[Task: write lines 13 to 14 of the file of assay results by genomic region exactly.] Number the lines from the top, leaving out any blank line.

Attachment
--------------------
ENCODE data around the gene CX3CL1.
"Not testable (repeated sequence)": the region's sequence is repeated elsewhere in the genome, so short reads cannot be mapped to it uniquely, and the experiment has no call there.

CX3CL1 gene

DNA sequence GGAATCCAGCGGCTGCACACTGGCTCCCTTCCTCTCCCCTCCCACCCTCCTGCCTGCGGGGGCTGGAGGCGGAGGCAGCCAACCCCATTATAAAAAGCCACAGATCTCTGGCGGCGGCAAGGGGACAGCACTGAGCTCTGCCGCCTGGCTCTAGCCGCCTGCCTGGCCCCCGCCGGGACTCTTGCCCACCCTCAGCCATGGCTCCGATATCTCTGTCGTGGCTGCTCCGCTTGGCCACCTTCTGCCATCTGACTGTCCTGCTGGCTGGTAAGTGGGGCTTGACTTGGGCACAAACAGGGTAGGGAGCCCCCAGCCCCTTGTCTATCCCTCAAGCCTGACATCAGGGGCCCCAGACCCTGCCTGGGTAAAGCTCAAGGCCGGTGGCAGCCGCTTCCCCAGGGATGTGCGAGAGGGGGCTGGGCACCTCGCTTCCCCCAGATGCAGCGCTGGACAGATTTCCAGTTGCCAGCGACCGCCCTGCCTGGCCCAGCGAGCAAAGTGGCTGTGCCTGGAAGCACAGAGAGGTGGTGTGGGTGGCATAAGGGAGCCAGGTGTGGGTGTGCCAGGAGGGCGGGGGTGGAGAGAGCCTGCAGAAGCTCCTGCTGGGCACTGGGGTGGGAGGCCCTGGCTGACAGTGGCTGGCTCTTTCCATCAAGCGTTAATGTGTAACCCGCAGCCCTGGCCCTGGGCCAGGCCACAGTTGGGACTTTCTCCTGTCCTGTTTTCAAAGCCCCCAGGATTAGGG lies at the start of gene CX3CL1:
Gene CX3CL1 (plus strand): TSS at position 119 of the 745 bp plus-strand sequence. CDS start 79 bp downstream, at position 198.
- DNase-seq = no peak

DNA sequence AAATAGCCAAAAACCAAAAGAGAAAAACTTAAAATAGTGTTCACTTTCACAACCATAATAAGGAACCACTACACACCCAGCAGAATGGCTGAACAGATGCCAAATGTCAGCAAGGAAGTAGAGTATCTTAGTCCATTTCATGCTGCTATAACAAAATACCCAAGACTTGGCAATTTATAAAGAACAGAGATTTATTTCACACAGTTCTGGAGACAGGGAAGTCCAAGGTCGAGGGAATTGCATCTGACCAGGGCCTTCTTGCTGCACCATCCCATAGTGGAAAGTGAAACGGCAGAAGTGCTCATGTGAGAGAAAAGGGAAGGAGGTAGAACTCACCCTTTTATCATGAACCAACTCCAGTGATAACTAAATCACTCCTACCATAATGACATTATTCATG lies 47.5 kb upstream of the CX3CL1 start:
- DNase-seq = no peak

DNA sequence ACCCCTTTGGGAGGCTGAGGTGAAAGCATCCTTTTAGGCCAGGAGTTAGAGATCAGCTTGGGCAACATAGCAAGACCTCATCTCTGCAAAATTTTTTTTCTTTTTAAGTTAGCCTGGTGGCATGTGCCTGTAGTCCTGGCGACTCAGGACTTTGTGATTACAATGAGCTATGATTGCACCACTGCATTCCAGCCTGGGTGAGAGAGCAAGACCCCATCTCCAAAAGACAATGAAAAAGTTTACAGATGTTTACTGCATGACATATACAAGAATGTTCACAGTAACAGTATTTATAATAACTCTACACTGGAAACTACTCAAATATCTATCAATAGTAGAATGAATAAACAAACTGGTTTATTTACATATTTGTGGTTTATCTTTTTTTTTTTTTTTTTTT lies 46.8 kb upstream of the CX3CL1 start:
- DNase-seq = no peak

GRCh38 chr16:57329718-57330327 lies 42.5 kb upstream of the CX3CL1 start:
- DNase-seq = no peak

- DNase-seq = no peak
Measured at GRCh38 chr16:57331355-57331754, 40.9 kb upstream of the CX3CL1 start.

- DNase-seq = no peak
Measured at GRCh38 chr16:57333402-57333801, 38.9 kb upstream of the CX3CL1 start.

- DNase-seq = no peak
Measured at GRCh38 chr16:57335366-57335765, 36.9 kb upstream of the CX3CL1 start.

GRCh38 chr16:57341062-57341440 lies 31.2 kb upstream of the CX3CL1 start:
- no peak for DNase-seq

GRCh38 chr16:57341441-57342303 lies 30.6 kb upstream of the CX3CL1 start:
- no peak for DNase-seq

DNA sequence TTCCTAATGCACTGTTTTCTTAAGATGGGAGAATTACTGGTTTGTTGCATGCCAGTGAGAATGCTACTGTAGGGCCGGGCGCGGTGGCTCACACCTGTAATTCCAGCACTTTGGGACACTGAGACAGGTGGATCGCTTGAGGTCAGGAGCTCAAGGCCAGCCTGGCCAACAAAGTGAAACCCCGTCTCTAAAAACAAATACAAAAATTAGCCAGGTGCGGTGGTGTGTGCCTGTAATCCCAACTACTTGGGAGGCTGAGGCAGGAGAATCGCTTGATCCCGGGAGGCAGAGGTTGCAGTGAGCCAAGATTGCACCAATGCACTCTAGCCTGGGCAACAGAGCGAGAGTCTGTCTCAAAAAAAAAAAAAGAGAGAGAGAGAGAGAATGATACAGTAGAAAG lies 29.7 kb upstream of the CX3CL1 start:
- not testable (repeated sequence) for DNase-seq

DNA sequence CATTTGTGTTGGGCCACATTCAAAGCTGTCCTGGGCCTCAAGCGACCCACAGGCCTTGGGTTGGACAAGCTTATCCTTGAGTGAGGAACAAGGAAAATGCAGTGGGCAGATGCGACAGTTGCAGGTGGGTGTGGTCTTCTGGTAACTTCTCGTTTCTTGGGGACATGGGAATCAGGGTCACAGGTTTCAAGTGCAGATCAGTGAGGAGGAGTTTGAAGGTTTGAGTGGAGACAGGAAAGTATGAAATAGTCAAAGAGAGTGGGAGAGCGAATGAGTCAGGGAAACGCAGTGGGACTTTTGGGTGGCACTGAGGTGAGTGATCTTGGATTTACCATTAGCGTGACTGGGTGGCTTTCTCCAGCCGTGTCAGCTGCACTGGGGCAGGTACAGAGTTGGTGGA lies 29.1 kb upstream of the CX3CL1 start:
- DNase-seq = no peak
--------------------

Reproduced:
- DNase-seq = no peak
Measured at GRCh38 chr16:57331355-57331754, 40.9 kb upstream of the CX3CL1 start.